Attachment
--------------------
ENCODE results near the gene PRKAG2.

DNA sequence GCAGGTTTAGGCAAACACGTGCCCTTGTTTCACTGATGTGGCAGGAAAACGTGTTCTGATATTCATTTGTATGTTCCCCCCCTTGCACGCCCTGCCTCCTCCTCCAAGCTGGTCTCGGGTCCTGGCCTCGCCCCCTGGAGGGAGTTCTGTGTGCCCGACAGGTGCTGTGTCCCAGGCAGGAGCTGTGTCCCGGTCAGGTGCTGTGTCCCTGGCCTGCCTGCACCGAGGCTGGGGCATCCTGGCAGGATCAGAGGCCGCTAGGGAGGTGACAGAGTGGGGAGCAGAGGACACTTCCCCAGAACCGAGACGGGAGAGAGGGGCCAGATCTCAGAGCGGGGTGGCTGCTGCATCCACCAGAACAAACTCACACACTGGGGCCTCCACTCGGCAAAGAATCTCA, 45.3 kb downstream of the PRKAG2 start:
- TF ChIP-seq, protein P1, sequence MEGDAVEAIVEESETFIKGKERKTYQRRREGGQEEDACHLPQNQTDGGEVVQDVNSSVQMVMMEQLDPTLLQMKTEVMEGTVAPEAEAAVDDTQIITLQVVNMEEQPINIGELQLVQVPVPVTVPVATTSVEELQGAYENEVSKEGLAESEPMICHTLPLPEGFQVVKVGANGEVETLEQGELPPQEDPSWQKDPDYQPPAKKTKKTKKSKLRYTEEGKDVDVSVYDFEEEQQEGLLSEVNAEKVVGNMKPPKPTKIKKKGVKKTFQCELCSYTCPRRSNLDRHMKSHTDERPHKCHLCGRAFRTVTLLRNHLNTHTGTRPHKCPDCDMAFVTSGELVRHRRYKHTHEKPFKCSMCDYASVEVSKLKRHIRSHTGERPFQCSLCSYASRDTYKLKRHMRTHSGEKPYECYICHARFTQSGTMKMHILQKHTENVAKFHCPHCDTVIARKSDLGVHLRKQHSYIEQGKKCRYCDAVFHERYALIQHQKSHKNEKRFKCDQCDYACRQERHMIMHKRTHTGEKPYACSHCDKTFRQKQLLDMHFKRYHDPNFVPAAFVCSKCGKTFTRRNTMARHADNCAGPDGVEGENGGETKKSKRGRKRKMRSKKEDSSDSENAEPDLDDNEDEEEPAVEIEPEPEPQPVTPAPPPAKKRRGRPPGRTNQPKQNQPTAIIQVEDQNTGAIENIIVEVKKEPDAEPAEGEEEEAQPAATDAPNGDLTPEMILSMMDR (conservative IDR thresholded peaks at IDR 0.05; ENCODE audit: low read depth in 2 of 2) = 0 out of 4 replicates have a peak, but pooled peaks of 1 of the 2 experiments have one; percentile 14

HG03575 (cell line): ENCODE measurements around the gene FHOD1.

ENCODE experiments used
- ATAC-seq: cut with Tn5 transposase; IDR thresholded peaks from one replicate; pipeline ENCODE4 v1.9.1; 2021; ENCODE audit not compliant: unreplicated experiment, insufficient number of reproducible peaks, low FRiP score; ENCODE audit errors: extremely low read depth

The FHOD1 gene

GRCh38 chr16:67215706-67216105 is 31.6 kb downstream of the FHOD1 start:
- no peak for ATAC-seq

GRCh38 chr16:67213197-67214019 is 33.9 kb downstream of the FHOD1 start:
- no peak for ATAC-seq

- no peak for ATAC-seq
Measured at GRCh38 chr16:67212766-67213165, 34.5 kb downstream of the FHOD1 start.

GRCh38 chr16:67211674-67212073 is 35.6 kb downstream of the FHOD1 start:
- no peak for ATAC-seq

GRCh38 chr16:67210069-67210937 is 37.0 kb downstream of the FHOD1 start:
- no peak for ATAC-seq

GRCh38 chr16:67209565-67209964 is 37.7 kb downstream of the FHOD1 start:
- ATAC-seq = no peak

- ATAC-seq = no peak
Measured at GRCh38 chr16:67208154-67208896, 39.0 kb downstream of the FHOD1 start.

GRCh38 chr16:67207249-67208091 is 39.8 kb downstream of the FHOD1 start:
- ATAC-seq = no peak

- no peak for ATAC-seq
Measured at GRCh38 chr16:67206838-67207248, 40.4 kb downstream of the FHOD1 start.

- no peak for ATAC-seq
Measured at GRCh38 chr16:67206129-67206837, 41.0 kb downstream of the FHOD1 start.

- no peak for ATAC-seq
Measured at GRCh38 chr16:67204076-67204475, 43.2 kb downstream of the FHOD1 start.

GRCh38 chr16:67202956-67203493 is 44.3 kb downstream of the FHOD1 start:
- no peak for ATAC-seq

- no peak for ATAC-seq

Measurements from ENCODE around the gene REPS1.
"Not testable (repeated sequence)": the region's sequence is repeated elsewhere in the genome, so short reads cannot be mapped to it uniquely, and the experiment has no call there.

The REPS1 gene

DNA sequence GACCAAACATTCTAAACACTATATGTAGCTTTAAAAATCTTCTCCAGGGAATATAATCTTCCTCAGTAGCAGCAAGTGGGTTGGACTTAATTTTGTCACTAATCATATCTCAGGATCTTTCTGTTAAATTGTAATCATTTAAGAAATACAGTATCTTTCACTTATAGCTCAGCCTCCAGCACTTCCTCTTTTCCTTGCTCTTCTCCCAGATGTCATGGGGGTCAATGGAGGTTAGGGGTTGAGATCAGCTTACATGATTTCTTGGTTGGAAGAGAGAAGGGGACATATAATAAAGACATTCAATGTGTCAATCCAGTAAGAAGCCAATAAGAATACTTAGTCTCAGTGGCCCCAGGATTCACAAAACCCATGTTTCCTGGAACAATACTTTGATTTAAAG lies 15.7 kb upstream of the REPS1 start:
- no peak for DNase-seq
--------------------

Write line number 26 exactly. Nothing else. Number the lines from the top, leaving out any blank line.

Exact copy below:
- no peak for ATAC-seq